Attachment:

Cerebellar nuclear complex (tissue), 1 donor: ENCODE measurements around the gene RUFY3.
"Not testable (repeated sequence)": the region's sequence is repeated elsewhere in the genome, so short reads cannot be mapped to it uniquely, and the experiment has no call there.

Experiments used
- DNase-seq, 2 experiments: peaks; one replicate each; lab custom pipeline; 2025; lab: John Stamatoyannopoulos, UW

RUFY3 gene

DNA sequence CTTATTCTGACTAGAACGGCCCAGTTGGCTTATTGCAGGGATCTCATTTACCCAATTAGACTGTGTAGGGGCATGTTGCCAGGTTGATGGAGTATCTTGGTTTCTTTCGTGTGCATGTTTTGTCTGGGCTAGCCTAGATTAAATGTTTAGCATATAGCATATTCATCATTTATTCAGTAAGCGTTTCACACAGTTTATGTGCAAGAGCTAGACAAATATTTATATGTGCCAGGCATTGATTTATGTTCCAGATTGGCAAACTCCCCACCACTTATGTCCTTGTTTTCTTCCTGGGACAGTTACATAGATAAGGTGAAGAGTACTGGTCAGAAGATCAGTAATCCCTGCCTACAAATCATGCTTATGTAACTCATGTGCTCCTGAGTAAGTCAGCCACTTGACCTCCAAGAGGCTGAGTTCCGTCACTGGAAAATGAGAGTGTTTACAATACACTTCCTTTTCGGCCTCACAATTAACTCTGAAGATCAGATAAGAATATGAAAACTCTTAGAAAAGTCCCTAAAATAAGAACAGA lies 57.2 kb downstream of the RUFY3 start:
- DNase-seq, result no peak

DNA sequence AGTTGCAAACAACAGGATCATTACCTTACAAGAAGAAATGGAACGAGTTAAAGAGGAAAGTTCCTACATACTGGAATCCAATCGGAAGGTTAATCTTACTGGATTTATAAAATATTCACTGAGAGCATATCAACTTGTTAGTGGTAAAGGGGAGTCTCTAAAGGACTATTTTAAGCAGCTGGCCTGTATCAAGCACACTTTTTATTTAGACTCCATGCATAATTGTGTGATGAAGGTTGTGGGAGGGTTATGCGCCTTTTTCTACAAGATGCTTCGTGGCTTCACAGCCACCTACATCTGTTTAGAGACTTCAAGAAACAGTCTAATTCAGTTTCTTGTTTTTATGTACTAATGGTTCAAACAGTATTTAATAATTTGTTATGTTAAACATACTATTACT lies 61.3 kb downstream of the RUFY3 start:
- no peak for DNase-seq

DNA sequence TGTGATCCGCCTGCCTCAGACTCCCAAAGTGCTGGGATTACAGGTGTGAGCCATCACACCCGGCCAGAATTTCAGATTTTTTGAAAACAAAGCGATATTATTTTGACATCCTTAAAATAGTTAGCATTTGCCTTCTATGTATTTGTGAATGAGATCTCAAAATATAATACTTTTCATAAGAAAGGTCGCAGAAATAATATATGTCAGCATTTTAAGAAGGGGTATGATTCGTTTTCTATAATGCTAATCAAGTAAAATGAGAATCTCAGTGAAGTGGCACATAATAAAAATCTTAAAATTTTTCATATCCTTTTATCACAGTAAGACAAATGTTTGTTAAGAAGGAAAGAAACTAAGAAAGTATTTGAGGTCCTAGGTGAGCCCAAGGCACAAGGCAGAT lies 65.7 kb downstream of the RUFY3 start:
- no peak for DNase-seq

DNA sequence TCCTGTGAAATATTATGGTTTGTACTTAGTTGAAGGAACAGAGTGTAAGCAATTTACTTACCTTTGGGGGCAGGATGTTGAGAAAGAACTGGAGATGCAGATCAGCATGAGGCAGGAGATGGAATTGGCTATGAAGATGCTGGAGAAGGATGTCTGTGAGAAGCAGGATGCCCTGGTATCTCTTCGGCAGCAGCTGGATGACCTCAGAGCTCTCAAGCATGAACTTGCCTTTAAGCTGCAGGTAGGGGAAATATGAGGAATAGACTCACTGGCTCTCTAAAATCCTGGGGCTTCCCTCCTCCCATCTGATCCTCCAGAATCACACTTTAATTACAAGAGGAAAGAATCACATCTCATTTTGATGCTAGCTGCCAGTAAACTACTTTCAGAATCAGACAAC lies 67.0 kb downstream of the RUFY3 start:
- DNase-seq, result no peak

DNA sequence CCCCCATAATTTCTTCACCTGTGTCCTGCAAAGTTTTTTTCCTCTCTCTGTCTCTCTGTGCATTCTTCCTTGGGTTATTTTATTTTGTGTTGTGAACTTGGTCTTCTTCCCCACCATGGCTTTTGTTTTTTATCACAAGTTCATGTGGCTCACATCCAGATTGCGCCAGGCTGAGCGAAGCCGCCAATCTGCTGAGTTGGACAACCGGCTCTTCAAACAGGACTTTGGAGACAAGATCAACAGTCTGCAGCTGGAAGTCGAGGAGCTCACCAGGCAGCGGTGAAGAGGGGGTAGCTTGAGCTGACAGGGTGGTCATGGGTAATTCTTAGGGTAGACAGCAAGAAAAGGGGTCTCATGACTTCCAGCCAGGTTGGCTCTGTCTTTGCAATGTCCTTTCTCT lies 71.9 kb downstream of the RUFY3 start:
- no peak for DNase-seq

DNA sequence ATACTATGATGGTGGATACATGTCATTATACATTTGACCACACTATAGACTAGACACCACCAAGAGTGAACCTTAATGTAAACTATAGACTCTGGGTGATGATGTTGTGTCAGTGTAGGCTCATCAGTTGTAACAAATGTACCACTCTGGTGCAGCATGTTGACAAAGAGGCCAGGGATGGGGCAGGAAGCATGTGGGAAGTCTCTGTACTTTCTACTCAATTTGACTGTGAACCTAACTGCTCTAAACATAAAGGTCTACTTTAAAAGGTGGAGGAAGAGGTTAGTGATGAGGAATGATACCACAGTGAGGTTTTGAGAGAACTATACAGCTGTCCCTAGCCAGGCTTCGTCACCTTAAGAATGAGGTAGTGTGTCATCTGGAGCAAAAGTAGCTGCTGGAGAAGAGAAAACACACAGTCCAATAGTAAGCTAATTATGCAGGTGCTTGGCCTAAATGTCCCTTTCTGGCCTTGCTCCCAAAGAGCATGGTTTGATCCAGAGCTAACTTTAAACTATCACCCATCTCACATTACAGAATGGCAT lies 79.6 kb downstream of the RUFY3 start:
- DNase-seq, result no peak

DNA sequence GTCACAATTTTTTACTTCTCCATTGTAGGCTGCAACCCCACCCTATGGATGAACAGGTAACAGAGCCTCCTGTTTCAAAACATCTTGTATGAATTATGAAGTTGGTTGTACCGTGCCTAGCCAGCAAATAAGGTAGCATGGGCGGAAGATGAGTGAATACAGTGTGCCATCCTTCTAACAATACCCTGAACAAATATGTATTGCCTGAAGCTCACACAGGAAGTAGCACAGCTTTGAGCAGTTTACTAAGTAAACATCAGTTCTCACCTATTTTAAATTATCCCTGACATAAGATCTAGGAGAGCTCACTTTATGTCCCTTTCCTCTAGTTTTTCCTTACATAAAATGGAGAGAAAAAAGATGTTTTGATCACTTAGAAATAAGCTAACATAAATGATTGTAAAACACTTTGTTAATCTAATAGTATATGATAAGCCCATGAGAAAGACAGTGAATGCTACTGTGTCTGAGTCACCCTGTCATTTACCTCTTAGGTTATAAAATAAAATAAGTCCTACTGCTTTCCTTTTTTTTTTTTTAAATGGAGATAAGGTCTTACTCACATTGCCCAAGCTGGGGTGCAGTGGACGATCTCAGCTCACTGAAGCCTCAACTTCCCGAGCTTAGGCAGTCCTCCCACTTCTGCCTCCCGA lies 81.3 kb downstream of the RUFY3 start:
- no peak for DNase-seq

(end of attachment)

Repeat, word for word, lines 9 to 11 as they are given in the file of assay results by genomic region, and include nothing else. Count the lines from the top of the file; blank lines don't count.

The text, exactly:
- no peak for DNase-seq

DNA sequence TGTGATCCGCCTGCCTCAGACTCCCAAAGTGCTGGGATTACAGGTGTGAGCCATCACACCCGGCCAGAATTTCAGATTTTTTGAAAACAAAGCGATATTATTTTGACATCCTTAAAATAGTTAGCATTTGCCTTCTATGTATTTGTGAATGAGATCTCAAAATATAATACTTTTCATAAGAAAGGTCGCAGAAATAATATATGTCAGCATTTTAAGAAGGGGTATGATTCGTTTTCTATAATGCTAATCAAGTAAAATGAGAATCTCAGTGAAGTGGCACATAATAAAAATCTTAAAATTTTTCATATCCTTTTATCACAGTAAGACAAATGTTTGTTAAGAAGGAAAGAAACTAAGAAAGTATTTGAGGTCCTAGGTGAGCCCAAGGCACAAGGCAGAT lies 65.7 kb downstream of the RUFY3 start:
- no peak for DNase-seq